Is it about preparing children for their future- I think thats just part of our day to day job (effective pedagogy?)

    Doing that is certainly a part of the essential 'raison d'etre' of schools - problem is they don't do it that well. There's emerging evidence in so many quarters suggesting teachers and schools as organisations have yet to grapple meaningfully with exactly how you do prepare kids for their future - what it is, what is changing, what skills are required etc. The continual debates about curriculum and assessment and what should be 'covered' etc are testimony to this. The current emphasis on the development of a graduate profile is a move in the right direction - but only when the ECEs, primary schools, intermediates and secondaries through which the learners pass collaborate to build a collective vision for this that is learner-centred (as opposed to being focused on making the particular school look good) will we really be making progress towards preparing kids for their future. (not our past)

    If it is about pedagogies I am wondering if there are some new modern pedagogies I am missing?

    The term I use is practice, deliberately avoiding pedagogies. It's difficult to argue what's 'new' - particularly as there are so many was of interpreting pedagogies - from the 'meta' level (i.e. a constructive approach used in science) to the 'micro' (i.e. I use behaviourist strategies for my slower readers). Certainly it's time we hauled the whole pedagogies discussion out of the closet as a profession and really engage with what it is about. In the work I'm doing currently with Michael Fullan for instance we're emphasising what he's called 'new pedagogies' in relation to the emergent opportunities and affordances of technology to enact and enable the deeper engagement with knowledge, completion of tasks and connections with others as a part of the learning process. 

    Perhaps it is about Collaborative teaching? If so lets call it that. But that seems confusing because you can go on a course to do MLP in a traditional classroom?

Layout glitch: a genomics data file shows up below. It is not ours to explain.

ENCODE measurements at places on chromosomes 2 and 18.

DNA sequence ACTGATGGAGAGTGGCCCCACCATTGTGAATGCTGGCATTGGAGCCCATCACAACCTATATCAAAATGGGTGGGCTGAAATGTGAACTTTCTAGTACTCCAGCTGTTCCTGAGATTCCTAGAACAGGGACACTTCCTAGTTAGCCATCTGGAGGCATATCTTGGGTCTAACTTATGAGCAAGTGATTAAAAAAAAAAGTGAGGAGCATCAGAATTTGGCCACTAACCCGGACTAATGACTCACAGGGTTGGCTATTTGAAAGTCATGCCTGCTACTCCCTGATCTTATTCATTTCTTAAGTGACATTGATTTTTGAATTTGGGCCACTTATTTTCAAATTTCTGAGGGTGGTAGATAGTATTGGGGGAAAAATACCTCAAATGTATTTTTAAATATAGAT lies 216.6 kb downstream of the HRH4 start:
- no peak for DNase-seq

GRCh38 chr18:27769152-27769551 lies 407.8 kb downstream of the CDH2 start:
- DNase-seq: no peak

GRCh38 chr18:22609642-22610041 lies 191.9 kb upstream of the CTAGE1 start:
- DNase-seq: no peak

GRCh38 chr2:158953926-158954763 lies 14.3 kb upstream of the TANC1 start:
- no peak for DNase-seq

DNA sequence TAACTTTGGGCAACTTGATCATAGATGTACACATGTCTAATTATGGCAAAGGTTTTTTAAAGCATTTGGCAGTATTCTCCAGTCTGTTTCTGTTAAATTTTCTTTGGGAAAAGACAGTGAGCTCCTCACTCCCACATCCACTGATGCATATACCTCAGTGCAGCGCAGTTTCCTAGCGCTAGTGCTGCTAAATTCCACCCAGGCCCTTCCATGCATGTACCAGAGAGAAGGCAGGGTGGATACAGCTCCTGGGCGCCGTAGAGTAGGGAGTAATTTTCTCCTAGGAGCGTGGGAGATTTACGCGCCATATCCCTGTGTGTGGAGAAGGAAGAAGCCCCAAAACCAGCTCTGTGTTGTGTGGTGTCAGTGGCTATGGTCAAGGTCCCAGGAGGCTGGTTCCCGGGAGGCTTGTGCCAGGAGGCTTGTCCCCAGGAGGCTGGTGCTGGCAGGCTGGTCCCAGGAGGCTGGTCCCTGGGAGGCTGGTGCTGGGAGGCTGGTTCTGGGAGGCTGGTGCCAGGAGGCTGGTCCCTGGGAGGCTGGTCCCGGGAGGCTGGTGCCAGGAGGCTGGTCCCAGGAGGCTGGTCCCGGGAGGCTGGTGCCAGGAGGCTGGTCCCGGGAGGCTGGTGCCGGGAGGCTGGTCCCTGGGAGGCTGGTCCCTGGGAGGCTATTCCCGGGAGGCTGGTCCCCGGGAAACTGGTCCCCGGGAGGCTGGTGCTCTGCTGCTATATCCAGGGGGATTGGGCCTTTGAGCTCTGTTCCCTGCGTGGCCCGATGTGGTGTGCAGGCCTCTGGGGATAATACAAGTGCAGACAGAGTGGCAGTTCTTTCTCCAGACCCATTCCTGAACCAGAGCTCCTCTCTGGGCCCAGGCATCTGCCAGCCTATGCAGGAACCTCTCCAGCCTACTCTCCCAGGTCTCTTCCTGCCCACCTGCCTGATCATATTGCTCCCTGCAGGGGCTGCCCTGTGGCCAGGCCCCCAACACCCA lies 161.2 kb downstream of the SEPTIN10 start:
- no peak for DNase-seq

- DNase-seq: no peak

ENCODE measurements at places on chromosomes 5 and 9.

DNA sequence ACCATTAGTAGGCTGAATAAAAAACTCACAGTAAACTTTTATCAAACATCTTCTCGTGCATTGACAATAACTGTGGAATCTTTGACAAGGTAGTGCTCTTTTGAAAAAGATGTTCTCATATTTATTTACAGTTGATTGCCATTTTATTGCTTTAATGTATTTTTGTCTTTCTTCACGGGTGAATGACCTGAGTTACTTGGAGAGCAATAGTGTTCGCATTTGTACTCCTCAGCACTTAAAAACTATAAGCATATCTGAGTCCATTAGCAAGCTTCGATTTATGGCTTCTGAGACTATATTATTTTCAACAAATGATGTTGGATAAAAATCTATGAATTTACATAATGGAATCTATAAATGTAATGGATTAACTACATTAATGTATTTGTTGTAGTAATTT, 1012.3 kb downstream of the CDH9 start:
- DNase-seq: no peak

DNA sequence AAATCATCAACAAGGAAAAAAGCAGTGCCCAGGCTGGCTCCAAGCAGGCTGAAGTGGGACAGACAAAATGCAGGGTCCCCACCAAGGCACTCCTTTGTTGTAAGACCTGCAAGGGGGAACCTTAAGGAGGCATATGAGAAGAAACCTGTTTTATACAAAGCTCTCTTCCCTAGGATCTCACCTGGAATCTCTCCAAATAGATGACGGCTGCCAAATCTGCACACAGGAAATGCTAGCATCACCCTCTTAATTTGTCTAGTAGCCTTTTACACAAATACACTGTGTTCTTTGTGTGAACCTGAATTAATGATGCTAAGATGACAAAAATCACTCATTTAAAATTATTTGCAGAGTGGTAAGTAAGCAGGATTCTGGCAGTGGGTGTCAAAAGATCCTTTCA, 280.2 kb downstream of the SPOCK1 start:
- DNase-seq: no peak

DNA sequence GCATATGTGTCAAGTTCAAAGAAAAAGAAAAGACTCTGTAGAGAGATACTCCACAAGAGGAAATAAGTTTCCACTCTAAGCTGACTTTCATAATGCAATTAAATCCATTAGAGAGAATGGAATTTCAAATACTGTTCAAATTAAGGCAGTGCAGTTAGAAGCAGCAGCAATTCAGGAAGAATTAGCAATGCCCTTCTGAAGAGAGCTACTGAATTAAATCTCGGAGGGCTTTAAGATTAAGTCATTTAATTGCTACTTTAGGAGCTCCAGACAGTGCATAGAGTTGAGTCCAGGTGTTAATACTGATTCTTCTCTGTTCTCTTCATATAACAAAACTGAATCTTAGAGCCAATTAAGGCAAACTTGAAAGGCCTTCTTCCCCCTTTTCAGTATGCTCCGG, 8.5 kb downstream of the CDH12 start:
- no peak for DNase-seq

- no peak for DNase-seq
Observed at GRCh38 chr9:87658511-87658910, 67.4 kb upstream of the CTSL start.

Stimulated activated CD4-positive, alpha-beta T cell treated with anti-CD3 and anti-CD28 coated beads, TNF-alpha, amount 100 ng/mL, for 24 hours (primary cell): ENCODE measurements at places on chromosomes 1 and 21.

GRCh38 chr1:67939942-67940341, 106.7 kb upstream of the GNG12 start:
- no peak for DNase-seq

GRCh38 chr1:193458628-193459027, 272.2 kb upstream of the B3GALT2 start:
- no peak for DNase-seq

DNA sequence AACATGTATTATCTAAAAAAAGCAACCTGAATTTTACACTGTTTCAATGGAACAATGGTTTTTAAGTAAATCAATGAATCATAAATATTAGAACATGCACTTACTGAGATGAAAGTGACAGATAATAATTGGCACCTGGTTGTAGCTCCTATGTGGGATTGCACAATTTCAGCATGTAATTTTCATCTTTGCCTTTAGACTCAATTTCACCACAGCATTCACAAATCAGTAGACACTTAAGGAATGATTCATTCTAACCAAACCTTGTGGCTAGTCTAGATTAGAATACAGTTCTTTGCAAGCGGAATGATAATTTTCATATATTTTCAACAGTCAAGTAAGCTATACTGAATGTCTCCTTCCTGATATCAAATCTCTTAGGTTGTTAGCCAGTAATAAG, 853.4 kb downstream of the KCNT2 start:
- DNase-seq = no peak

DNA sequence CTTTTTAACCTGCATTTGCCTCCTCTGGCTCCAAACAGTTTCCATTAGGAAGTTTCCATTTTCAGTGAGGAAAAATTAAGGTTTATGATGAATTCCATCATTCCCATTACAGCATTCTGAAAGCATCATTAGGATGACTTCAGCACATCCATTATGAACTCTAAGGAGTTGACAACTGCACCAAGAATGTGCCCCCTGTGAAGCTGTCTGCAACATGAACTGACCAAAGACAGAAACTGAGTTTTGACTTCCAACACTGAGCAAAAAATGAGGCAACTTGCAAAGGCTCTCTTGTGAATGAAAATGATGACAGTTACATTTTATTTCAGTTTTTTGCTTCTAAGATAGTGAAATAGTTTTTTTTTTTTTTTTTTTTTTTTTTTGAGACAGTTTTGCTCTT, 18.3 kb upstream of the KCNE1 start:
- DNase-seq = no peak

I think you'd be one of the first to agree that collaborative teaching doesn't necessarily imply working in the same physical space - there've been excellent examples of collaborative teaching that have taken place for years in traditional spaces. However, it is definitely something that can really take off and fly when the opportunities and affordances of open, connected and collaborative spaces are available - the epitome of connecting pedagogy and space. 

    While on this point I think it important to acknowledge that another key driver here is not simply about collaboration (which is itself but a manifestation of the deeper change) - but about the 'de-privatisation' of the teaching profession - because it isn't about the individual teacher and her/his class, but about the group/team of teachers and their collective responsibility for the cohort of individual learners they have responsibility for. 

    Be cool if it was about culturally inclusive practice (that's quite modern) but I don't think it is?

    There are many ways I could respond to this - but I'd have to agree with you that culturally inclusive practice certainly should be a part of the mix in MLP - for a whole heap of reasons. One of these is simply that we have to consider the significantly changing nature of our society and the steadily increasing number of children from other backgrounds and cultures who are now represented in our schools - and our communities. If a part of being 'modern' means being 'for now' or 'for this time' then we need to be taking account of these changes and ensuring that attending our schools for these children isn't a socially or educationally excluding and isolating experience. 

     

     

  • Neill O'Reilly (View all users posts) 04 Oct 2015 8:06am ()

    Thanks for wading in Derek,

    Re the drivers:

    "it was more to do with leveraging system efficiencies and implementing structural changes"

    Yes and no. I would argue the original drivers were strongly pedagogical, the approach that emerged was certainly captured by policy makers and perhaps like today it was perceived that building buildings in the open plan way was cheaper. There was a strong idealogical push and certainly a belief this new approach was more humane and responsive than the system of the day. 

    Student Centred learning:

    Point taken from a system level. Prior to NZC in 2007, schools were acting in in discord with the act and the curriculum.

    We are now fortunate to have a curriculum that is student centred, and after seven years it is very evident in NZ there is a significant variation of understanding about what SCL is, how to create a school culture of SCL and the implications for teachers, students, families and the school. This resurgence in interest in collaborative teaching (as opposed to teacher collaboration which is quite different) has highlighted the place of SLC and the inconsistencies of how a belief in SLC plays out in a learning environment

    Is it about preparing children for their future- I think thats just part of our day to day job (effective pedagogy?)